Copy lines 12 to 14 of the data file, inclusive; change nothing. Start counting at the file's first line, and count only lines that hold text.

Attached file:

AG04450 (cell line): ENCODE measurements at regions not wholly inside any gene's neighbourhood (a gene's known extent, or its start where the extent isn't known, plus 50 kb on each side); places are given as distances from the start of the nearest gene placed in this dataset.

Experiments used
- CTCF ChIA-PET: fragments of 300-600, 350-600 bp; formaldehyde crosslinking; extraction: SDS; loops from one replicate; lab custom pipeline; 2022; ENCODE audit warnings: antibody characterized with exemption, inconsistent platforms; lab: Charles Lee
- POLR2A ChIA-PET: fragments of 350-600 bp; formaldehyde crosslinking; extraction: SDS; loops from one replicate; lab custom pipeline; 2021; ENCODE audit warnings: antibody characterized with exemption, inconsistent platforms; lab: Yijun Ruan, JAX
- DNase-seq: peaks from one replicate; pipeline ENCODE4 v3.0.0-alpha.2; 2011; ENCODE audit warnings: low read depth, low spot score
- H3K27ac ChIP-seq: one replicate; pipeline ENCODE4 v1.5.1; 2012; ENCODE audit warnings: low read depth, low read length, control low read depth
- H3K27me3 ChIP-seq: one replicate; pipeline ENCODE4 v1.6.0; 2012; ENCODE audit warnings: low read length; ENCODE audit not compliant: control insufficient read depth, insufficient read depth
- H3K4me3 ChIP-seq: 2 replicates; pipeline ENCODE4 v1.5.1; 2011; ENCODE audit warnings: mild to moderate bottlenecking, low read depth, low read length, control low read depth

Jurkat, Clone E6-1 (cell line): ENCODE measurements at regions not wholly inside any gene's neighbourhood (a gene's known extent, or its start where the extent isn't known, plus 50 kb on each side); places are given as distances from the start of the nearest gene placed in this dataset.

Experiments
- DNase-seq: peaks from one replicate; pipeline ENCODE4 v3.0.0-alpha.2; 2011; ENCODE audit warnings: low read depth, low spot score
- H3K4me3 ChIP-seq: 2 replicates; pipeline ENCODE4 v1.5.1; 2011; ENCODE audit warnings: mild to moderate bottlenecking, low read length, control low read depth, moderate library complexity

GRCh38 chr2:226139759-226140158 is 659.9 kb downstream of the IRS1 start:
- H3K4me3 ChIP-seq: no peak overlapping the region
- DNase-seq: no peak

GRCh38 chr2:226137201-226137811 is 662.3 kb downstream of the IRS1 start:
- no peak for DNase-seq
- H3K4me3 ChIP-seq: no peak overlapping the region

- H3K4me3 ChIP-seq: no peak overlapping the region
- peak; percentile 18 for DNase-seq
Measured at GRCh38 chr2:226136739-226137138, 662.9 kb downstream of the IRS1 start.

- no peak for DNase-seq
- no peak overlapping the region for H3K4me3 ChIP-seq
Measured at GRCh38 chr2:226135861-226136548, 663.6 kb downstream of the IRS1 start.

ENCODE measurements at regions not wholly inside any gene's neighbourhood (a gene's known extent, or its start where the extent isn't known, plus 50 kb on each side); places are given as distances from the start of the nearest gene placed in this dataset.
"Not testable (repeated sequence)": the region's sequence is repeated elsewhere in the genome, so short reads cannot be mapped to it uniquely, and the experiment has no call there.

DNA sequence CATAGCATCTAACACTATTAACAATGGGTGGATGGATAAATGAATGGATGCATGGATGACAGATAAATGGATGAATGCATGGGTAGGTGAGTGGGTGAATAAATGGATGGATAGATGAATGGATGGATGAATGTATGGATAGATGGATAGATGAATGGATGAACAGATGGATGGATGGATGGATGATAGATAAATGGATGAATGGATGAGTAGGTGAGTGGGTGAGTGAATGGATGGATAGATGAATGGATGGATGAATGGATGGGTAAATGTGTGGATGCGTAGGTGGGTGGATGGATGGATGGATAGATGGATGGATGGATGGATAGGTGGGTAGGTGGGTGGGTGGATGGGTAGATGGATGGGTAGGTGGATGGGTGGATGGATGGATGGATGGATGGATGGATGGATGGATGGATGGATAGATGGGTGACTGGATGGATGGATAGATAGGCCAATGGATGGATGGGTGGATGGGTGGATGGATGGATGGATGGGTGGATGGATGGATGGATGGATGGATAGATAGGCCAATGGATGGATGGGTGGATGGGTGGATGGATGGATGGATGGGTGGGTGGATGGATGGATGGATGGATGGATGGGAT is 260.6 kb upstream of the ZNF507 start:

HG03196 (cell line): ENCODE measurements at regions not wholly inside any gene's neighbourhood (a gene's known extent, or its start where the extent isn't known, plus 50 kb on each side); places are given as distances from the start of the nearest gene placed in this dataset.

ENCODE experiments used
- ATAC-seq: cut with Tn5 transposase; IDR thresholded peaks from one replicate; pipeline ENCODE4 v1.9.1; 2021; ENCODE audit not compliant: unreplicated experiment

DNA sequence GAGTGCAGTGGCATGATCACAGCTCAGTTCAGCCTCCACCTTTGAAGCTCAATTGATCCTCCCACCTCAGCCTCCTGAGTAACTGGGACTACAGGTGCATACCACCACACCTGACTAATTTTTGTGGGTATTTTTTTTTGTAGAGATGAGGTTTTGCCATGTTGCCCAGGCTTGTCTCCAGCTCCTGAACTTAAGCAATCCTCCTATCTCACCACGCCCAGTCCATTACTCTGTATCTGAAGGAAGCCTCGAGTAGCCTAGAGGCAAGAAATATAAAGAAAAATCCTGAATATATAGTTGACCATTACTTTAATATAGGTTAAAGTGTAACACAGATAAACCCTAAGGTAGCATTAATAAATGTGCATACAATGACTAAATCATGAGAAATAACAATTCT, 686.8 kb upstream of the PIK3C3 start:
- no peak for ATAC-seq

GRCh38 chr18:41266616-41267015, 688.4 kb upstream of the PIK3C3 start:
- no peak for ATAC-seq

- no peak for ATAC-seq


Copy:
- H3K4me3 ChIP-seq: 2 replicates; pipeline ENCODE4 v1.5.1; 2011; ENCODE audit warnings: mild to moderate bottlenecking, low read length, control low read depth, moderate library complexity

GRCh38 chr2:226139759-226140158 is 659.9 kb downstream of the IRS1 start:
- H3K4me3 ChIP-seq: no peak overlapping the region